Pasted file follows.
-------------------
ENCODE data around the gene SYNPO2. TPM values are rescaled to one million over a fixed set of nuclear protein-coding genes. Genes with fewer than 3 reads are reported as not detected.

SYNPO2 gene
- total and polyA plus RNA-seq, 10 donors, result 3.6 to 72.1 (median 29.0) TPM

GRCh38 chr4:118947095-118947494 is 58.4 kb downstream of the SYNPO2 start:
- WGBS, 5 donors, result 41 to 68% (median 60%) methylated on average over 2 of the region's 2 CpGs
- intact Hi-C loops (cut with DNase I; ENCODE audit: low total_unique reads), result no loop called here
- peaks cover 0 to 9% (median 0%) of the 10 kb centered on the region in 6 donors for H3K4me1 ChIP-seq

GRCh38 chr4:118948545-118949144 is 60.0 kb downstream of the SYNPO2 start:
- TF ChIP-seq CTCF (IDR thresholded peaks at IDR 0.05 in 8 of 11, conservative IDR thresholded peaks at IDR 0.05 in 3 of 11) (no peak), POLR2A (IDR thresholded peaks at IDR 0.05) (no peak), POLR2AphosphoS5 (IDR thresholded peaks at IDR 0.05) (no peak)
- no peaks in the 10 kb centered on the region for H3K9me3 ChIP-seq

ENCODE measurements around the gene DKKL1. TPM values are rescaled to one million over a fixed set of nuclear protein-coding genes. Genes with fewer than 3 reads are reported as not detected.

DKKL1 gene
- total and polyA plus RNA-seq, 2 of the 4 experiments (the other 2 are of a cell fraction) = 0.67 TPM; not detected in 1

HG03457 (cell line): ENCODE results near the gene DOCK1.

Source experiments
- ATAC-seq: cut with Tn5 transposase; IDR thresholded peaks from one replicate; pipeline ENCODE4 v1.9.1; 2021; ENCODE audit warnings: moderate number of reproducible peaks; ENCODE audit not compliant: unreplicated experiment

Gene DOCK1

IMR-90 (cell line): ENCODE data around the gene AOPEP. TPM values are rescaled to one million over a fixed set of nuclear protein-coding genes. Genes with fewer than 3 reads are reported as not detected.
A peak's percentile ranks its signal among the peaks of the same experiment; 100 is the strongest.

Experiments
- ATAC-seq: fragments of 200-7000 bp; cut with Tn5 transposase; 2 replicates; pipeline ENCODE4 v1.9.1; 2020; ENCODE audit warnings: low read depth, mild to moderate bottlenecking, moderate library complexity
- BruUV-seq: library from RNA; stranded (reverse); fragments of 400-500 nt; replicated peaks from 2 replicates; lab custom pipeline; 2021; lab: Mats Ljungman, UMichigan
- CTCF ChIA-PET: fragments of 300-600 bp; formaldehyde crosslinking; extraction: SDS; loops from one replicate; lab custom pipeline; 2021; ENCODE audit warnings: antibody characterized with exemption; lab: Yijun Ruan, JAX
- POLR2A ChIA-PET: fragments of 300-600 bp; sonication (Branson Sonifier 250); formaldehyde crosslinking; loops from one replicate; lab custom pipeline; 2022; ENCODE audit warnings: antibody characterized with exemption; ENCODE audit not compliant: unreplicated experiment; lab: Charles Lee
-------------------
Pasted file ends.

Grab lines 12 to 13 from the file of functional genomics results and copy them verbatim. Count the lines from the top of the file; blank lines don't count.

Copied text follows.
DKKL1 gene
- total and polyA plus RNA-seq, 2 of the 4 experiments (the other 2 are of a cell fraction) = 0.67 TPM; not detected in 1